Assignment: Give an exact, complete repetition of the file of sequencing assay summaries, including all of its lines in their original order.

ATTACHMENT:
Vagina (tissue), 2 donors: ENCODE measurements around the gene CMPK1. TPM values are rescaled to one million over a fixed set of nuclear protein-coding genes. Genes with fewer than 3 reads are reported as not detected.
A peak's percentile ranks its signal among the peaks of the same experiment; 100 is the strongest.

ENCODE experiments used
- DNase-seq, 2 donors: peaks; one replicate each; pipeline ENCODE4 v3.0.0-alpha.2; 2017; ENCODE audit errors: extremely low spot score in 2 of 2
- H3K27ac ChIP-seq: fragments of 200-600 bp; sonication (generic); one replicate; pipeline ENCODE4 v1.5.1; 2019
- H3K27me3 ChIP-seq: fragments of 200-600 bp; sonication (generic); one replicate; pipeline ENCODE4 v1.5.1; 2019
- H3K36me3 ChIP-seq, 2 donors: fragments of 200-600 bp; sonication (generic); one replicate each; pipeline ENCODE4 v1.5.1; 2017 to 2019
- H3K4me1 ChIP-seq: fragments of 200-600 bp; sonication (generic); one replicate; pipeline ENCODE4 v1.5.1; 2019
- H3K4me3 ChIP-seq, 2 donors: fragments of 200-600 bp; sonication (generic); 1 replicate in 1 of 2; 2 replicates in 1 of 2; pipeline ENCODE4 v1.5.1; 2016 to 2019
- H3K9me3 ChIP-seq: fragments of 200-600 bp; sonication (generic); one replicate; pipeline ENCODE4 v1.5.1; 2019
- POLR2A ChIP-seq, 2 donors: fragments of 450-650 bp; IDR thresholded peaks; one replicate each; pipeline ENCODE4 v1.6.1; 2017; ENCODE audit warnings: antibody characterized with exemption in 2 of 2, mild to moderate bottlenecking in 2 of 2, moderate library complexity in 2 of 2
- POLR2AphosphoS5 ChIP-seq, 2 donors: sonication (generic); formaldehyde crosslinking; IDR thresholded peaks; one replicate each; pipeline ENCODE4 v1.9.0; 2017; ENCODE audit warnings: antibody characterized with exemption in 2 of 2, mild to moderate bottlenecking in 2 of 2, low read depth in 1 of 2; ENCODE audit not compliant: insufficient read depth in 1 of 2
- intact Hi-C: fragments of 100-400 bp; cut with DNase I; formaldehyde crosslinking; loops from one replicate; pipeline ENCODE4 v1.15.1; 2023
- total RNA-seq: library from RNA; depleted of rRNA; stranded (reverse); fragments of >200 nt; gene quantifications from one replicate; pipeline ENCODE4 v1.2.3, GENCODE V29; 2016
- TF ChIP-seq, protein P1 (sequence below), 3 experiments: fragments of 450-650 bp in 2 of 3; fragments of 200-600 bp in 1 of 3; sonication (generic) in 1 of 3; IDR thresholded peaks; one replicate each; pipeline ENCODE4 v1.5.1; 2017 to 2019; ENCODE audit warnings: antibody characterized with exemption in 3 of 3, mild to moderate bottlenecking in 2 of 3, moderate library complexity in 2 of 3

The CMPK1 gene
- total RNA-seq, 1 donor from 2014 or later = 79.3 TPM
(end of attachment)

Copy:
Vagina (tissue), 2 donors: ENCODE measurements around the gene CMPK1. TPM values are rescaled to one million over a fixed set of nuclear protein-coding genes. Genes with fewer than 3 reads are reported as not detected.
A peak's percentile ranks its signal among the peaks of the same experiment; 100 is the strongest.

ENCODE experiments used
- DNase-seq, 2 donors: peaks; one replicate each; pipeline ENCODE4 v3.0.0-alpha.2; 2017; ENCODE audit errors: extremely low spot score in 2 of 2
- H3K27ac ChIP-seq: fragments of 200-600 bp; sonication (generic); one replicate; pipeline ENCODE4 v1.5.1; 2019
- H3K27me3 ChIP-seq: fragments of 200-600 bp; sonication (generic); one replicate; pipeline ENCODE4 v1.5.1; 2019
- H3K36me3 ChIP-seq, 2 donors: fragments of 200-600 bp; sonication (generic); one replicate each; pipeline ENCODE4 v1.5.1; 2017 to 2019
- H3K4me1 ChIP-seq: fragments of 200-600 bp; sonication (generic); one replicate; pipeline ENCODE4 v1.5.1; 2019
- H3K4me3 ChIP-seq, 2 donors: fragments of 200-600 bp; sonication (generic); 1 replicate in 1 of 2; 2 replicates in 1 of 2; pipeline ENCODE4 v1.5.1; 2016 to 2019
- H3K9me3 ChIP-seq: fragments of 200-600 bp; sonication (generic); one replicate; pipeline ENCODE4 v1.5.1; 2019
- POLR2A ChIP-seq, 2 donors: fragments of 450-650 bp; IDR thresholded peaks; one replicate each; pipeline ENCODE4 v1.6.1; 2017; ENCODE audit warnings: antibody characterized with exemption in 2 of 2, mild to moderate bottlenecking in 2 of 2, moderate library complexity in 2 of 2
- POLR2AphosphoS5 ChIP-seq, 2 donors: sonication (generic); formaldehyde crosslinking; IDR thresholded peaks; one replicate each; pipeline ENCODE4 v1.9.0; 2017; ENCODE audit warnings: antibody characterized with exemption in 2 of 2, mild to moderate bottlenecking in 2 of 2, low read depth in 1 of 2; ENCODE audit not compliant: insufficient read depth in 1 of 2
- intact Hi-C: fragments of 100-400 bp; cut with DNase I; formaldehyde crosslinking; loops from one replicate; pipeline ENCODE4 v1.15.1; 2023
- total RNA-seq: library from RNA; depleted of rRNA; stranded (reverse); fragments of >200 nt; gene quantifications from one replicate; pipeline ENCODE4 v1.2.3, GENCODE V29; 2016
- TF ChIP-seq, protein P1 (sequence below), 3 experiments: fragments of 450-650 bp in 2 of 3; fragments of 200-600 bp in 1 of 3; sonication (generic) in 1 of 3; IDR thresholded peaks; one replicate each; pipeline ENCODE4 v1.5.1; 2017 to 2019; ENCODE audit warnings: antibody characterized with exemption in 3 of 3, mild to moderate bottlenecking in 2 of 3, moderate library complexity in 2 of 3

The CMPK1 gene
- total RNA-seq, 1 donor from 2014 or later = 79.3 TPM